Figure 5. mMCPH1 can be converted into a humanlike, competent form by specific amino acid substitutions. (A) Schematic representation of the constructs used in B. The N-terminal domain of hMCPH1 was divided into two subdomains, Ah (amino acids 1–145) and (more ...)
Robust interaction with condensin II through its central domain is not required for hMCPH1’s inhibitory activity in the cell-free assay
We then tested for physical interactions between hMCPH1 and condensin II. In HeLa cell nuclear extract, endogenous hMCPH1 and human condensin II specifically interacted with each other (Fig. S4, A and B
). By extending the previous work by Wood et al. (2008)
, we found that a central domain of hMCPH1 (amino acids 381–435) was primarily responsible for the condensin II–hMCPH1 interaction (Fig. S4, C and D) and further identified a pair of point mutations (Y412A and F416A) in the central domain that disrupts this interaction (Fig. S4 E). Consistently, full-length hMCPH1 added into Xenopus
extracts interacted with endogenous condensin II, and such an interaction was largely abolished when the F416A mutation was introduced into hMCPH1 (). The F416A mutant protein, however, was found to retain a full activity to inhibit condensin II loading in the cell-free assay (). This observation was surprising at first glance, yet it was consistent with our result that the N-terminal region (amino acids 1–195) of hMCPH1 is sufficient for condensin II inhibition ().
Figure 6. hMCPH1 physically interacts with condensin II through its N-terminal and central domains. (A) A reticulocyte lysate containing no hMCPH1 (mock) or FLAG-tagged hMCPH1 was mixed with 10 vol metaphase egg extracts and incubated for 60 min. Anti-FLAG beads (more ...)
We then sought the possibility that the N-terminal domain of hMCPH1 might possess a minor condensin II–interacting activity independently of its central region. We also wished to identify which subunits of condensin II might be responsible for interactions with hMCPH1. To test this, the three regulatory subunits of human condensin II (CAP-D3, -G2, and -H2) were individually translated in vitro, unmixed or mixed in all possible pairwise combinations, and processed for subunit–subunit interaction assays with full-length or truncated versions of hMCPH1 (). In short, we found that the central domain (amino acids 381–435) of hMCPH1 coprecipitated predominantly with CAP-G2, whereas the N-terminal domain (amino acids 1–195) did primarily with the D3 subunit (Fig. S4 F). Together with our previous data showing no direct interaction between CAP-G2 and -D3 subunits (Onn et al., 2007
), we conclude that two separate domains of hMCPH1 are capable of interacting with different HEAT subunits of condensin II (, cartoon). It should be noted, however, that the interaction between the N-terminal domain of hMCPH1 and CAP-D3 is rather cryptic and not readily detectable in the context of the condensin II holocomplex ( and Fig. S4 D).
Complementation assay reveals a contribution of the central domain of hMCPH1 to shaping metaphase chromosomes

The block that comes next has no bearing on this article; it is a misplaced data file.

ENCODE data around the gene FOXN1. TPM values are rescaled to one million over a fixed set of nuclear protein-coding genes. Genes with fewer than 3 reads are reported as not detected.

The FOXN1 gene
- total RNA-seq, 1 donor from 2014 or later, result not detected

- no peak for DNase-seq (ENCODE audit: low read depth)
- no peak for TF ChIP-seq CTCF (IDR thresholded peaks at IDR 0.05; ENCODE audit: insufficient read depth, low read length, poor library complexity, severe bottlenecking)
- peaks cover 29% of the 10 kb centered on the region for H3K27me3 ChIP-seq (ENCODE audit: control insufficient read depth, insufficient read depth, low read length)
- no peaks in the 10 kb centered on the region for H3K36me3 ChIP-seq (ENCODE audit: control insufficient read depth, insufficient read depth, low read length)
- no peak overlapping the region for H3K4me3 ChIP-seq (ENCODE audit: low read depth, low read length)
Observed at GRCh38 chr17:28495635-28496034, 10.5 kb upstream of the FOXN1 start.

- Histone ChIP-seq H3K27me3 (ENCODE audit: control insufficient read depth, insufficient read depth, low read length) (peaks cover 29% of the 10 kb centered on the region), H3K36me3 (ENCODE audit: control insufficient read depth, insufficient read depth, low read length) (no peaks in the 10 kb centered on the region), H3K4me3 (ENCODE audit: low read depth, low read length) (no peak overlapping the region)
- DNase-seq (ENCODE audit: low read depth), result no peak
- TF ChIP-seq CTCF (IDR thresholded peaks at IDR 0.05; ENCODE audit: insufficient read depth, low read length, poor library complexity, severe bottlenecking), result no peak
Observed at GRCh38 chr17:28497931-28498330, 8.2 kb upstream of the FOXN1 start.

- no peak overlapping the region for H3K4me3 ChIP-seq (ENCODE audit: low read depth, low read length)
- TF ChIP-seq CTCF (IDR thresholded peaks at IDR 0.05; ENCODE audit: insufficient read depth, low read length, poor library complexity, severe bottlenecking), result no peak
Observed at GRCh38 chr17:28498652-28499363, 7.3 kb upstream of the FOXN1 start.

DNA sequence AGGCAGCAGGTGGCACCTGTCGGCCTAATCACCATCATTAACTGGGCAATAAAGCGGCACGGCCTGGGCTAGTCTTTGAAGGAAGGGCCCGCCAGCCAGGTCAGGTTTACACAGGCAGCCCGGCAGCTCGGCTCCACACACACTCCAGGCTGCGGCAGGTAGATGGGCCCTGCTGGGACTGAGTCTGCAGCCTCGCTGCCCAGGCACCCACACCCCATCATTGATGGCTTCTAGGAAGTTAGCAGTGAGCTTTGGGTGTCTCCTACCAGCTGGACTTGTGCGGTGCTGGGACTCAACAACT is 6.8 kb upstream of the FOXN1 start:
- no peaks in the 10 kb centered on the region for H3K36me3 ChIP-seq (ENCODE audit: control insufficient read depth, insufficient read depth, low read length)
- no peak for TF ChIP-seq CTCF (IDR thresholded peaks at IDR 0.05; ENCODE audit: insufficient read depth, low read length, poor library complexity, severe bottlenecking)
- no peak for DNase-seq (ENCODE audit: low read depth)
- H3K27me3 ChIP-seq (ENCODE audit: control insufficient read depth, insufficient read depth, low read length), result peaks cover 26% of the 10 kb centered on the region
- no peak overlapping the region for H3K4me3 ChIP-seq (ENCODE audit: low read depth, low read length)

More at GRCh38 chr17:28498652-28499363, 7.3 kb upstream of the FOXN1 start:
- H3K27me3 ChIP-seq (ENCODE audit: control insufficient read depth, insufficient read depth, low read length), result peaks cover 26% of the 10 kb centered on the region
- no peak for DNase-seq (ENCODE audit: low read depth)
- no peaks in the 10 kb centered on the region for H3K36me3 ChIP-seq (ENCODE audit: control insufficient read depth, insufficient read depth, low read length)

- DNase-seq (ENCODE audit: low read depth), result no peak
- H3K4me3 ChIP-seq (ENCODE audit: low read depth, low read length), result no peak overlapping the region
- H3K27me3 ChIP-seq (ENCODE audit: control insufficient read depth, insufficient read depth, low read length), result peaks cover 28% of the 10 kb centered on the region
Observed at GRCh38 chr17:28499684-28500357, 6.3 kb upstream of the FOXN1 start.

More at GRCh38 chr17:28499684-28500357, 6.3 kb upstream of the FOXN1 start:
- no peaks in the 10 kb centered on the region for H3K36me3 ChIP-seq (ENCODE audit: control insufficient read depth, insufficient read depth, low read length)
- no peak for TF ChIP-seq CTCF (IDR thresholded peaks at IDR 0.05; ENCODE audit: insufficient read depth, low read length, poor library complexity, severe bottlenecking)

Finally, we wished to understand to what extent the information obtained from the cell-free assay might be relevant to the in vivo function of hMCPH1. To this end, we set up a complementation assay in which various constructs of hMCPH1 were expressed in MCPH1 patient cells bearing a homozygous truncating mutation by means of a lentivirus vector. In the first set of experiments, GFP-tagged versions of full-length hMCPH1 were introduced into the patient cells, and their expression was confirmed by immunoblotting against total cell lysates (). The frequency of prophaselike cells (PLCs) in each cell population was scored (; also see Materials and methods). We found that wild-type hMCPH1 rescued the PCC phenotype very efficiently ( and see Fig. S5 [A and B]
for representative images). On the other hand, an hMCPH1 construct with the mild allele T27R failed to fully restore the defective phenotype (Trimborn et al., 2005
). Notably, a construct with the F416A mutation displayed a full activity to restore the PCC phenotype, suggesting that the interaction with condensin II mediated through the central domain of hMCPH1 is dispensable for rescuing the PCC phenotype.
Figure 7. The N-terminal domain of hMCPH1 is sufficient to rescue the PCC phenotype, whereas its central domain is additionally required for shaping metaphase chromosomes in patient cells. (A) MCPH1 patient cells were transduced with GFP-tagged full-length hMCPH1 (more ...)
To study whether hMCPH1 might impact the morphology of metaphase chromosomes, chromosome spreads were prepared and stained with an antibody against Smc2, a core subunit shared by both condensin I and II. In MCPH1 patient cells (either mock treated or transduced with GFP alone), most of metaphase chromosomes displayed an abnormal morphology with very short and thick chromatids. When these so-called “dumpy” chromosomes were stained with anti-Smc2, chromatid axes with a characteristic wavy appearance could be visualized (, a and graph, bars 1 and 2). When the patient cells expressing GFP-hMCPH1 were analyzed, the dumpy phenotype was barely observed; ~80% of chromosomes in the sample displayed a more typical morphology with long, thin, and straight chromatids (, c and graph, bar 3). As expected, expression of the T27R mutant protein failed to rescue the dumpy phenotype effectively (, bar 4). In contrast, somewhat unexpected was the observation that the F416A protein rescued the phenotype only partially (, bar 5).
We then asked whether expression of the N-terminal domain (amino acids 1–195) of hMCPH1 was sufficient to rescue the PCC and/or dumpy phenotypes (). The wild-type N-terminal domain efficiently rescued the PCC phenotype, whereas the corresponding domain containing the T27R mutation displayed a partial rescue (), an observation similar to that made with the full-length proteins (). Two additional constructs (amino acids 196–835 and 638–835) lacking the N-terminal domain failed to rescue the PCC phenotype (Fig. S5, C–E). We noticed, however, that expression of the N-terminal domain alone was not sufficient to fully rescue the dumpy phenotype in patient cells (). Collectively, the current results suggest that the N-terminal domain of hMCPH1 is sufficient to rescue the PCC phenotype but that both the N-terminal and central domains are required for properly shaping metaphase chromosomes.